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An Atlas of Protein-Protein Interactions Across Mammalian Tissues

34 Pages Posted: 24 Jul 2018 Sneak Peek Status: Review Complete

See all articles by Michael A. Skinnider

Michael A. Skinnider

University of British Columbia (UBC) - Michael Smith Laboratories

Nichollas E. Scott

University of British Columbia (UBC) - Michael Smith Laboratories

Anna Prudova

University of British Columbia (UBC) - Michael Smith Laboratories

Nikolay Stoynov

University of British Columbia (UBC) - Michael Smith Laboratories

R. Greg Stacey

University of British Columbia (UBC) - Michael Smith Laboratories

Joerg Gsponer

University of British Columbia (UBC) - Michael Smith Laboratories

Leonard Foster

University of British Columbia (UBC) - Michael Smith Laboratories

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Abstract

Cellular processes arise from the dynamic organization of proteins in networks of physical interactions. Mapping the complete network of biologically relevant protein-protein interactions, the interactome, has therefore been a central objective of high-throughput biology. Yet, because widely used methods for high-throughput interaction discovery rely on heterologous expression or genetically manipulated cell lines, the dynamics of protein interactions across physiological contexts are poorly understood. Here, we use a quantitative proteomic approach combining protein correlation profiling with stable isotope labelling of mammals (PCP–SILAM) to map the interactomes of seven mouse tissues. The resulting maps provide the first proteome-scale survey of interactome dynamics across mammalian tissues, revealing over 27,000 unique interactions with an accuracy comparable to the highest-quality human screens. We identify systematic suppression of cross-talk between the evolutionarily ancient housekeeping interactome and younger, tissue-specific modules. Rewiring of protein interactions across tissues is widespread, and is poorly predicted by gene expression or coexpression. Rewired proteins are tightly regulated by multiple cellular mechanisms and implicated in disease. Our study opens up new avenues to uncover regulatory mechanisms that shape in vivo interactome responses to physiological and pathophysiological stimuli in mammalian systems.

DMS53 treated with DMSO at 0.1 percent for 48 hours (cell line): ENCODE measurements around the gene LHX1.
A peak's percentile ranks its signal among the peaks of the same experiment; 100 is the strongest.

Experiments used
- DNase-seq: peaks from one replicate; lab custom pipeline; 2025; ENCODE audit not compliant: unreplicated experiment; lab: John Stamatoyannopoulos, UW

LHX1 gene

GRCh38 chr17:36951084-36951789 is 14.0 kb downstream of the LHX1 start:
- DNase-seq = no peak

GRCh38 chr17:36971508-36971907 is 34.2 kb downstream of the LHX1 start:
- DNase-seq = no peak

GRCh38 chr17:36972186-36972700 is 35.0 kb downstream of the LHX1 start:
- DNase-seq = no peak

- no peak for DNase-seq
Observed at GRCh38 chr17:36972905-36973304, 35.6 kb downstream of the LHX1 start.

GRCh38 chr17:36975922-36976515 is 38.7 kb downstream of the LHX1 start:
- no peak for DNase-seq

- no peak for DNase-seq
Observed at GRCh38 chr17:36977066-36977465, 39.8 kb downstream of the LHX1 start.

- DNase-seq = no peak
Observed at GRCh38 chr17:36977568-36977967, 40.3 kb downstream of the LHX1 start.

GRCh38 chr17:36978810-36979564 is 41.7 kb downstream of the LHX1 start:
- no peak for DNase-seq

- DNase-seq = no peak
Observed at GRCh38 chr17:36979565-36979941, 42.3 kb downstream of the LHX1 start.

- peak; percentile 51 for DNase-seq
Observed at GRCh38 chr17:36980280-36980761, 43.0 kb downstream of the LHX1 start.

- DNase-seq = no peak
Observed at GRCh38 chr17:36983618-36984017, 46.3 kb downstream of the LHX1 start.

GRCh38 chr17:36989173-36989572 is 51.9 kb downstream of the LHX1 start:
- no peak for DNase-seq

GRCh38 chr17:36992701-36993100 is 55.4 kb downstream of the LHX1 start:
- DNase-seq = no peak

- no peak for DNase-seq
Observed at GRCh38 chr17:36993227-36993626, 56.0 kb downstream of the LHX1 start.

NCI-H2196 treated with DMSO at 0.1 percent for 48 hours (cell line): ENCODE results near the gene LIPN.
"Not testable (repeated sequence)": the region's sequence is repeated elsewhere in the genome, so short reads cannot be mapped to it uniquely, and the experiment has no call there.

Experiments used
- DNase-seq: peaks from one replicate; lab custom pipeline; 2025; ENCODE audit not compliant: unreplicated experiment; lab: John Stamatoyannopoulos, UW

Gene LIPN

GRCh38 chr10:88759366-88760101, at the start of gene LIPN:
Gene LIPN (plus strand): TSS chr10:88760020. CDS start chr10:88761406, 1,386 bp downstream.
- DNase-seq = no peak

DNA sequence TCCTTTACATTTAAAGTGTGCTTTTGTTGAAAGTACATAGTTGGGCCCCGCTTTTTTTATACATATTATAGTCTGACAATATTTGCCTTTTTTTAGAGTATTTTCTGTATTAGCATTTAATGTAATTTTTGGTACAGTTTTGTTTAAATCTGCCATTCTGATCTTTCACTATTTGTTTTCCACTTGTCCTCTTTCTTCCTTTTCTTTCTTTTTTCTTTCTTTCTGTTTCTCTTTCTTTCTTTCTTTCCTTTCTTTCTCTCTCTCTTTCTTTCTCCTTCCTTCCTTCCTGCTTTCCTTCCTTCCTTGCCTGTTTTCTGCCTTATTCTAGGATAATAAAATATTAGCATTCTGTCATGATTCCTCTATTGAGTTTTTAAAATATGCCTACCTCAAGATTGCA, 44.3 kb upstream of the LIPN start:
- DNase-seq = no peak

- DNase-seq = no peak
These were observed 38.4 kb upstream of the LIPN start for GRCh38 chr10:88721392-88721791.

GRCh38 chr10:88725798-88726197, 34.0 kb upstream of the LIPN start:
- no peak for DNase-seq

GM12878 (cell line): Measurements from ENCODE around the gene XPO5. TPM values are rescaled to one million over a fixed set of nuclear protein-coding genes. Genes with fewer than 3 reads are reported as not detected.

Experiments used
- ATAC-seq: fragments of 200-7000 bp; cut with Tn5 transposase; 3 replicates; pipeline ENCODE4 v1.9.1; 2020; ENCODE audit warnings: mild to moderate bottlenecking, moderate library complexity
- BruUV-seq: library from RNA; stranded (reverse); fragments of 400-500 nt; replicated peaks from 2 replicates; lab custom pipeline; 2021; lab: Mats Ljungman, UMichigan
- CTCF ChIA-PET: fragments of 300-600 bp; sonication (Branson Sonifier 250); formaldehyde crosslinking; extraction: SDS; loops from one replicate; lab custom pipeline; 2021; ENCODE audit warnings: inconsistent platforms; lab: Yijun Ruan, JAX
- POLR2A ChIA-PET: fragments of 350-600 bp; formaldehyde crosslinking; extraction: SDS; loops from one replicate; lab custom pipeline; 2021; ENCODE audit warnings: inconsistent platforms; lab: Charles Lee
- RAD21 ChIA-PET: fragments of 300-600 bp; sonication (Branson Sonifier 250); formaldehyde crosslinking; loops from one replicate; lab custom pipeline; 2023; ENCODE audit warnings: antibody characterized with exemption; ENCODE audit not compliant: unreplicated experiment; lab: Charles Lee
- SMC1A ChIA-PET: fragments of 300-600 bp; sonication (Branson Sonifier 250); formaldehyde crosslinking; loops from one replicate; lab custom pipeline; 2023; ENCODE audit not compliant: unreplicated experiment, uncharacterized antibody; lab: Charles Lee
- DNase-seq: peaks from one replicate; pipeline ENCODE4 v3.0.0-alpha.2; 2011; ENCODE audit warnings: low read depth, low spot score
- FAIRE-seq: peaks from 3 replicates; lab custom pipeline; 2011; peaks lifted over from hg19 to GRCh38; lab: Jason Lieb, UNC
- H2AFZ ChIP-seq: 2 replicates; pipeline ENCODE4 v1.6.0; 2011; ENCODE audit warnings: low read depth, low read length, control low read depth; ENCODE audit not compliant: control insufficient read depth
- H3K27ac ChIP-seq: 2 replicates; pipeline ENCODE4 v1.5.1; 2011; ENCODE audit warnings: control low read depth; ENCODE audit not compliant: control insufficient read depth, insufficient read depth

Suggested Citation

Skinnider, Michael A. and Scott, Nichollas E. and Prudova, Anna and Stoynov, Nikolay and Stacey, R. Greg and Gsponer, Joerg and Foster, Leonard, An Atlas of Protein-Protein Interactions Across Mammalian Tissues (2018). Available at SSRN: https://ssrn.com/abstract=3219264 or http://dx.doi.org/10.2139/ssrn.3219264
This is a paper under consideration at Cell Press and has not been peer-reviewed.

Michael A. Skinnider

University of British Columbia (UBC) - Michael Smith Laboratories

Vancouver Campus
2185 East Mall
Vancouver, British Columbia V6T 1Z4
Canada

Nichollas E. Scott

University of British Columbia (UBC) - Michael Smith Laboratories

Vancouver Campus
2185 East Mall
Vancouver, British Columbia V6T 1Z4
Canada

Anna Prudova

University of British Columbia (UBC) - Michael Smith Laboratories

Vancouver Campus
2185 East Mall
Vancouver, British Columbia V6T 1Z4
Canada

Nikolay Stoynov

University of British Columbia (UBC) - Michael Smith Laboratories

Vancouver Campus
2185 East Mall
Vancouver, British Columbia V6T 1Z4
Canada

R. Greg Stacey

University of British Columbia (UBC) - Michael Smith Laboratories

Vancouver Campus
2185 East Mall
Vancouver, British Columbia V6T 1Z4
Canada

Joerg Gsponer

University of British Columbia (UBC) - Michael Smith Laboratories ( email )

Vancouver Campus
2185 East Mall
Vancouver, British Columbia V6T 1Z4
Canada

Leonard Foster (Contact Author)

University of British Columbia (UBC) - Michael Smith Laboratories ( email )

Vancouver Campus
2185 East Mall
Vancouver, British Columbia V6T 1Z4
Canada

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